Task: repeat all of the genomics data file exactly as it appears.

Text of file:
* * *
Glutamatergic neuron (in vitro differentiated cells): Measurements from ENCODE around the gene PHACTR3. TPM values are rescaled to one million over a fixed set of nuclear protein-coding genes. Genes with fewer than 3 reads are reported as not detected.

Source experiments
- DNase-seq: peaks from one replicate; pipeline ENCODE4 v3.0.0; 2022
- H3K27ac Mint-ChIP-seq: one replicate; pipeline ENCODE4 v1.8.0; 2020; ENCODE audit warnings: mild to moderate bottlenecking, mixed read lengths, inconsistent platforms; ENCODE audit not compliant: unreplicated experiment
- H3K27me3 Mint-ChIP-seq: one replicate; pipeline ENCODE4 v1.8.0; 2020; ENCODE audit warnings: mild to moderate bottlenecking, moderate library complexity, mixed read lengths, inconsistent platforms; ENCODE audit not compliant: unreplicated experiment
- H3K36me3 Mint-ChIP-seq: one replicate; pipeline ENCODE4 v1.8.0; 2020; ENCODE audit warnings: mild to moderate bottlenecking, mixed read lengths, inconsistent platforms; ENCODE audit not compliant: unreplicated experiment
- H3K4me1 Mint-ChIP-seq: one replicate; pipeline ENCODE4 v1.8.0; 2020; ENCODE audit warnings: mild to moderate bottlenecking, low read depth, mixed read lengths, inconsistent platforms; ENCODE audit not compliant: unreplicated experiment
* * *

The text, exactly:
Glutamatergic neuron (in vitro differentiated cells): Measurements from ENCODE around the gene PHACTR3. TPM values are rescaled to one million over a fixed set of nuclear protein-coding genes. Genes with fewer than 3 reads are reported as not detected.

Source experiments
- DNase-seq: peaks from one replicate; pipeline ENCODE4 v3.0.0; 2022
- H3K27ac Mint-ChIP-seq: one replicate; pipeline ENCODE4 v1.8.0; 2020; ENCODE audit warnings: mild to moderate bottlenecking, mixed read lengths, inconsistent platforms; ENCODE audit not compliant: unreplicated experiment
- H3K27me3 Mint-ChIP-seq: one replicate; pipeline ENCODE4 v1.8.0; 2020; ENCODE audit warnings: mild to moderate bottlenecking, moderate library complexity, mixed read lengths, inconsistent platforms; ENCODE audit not compliant: unreplicated experiment
- H3K36me3 Mint-ChIP-seq: one replicate; pipeline ENCODE4 v1.8.0; 2020; ENCODE audit warnings: mild to moderate bottlenecking, mixed read lengths, inconsistent platforms; ENCODE audit not compliant: unreplicated experiment
- H3K4me1 Mint-ChIP-seq: one replicate; pipeline ENCODE4 v1.8.0; 2020; ENCODE audit warnings: mild to moderate bottlenecking, low read depth, mixed read lengths, inconsistent platforms; ENCODE audit not compliant: unreplicated experiment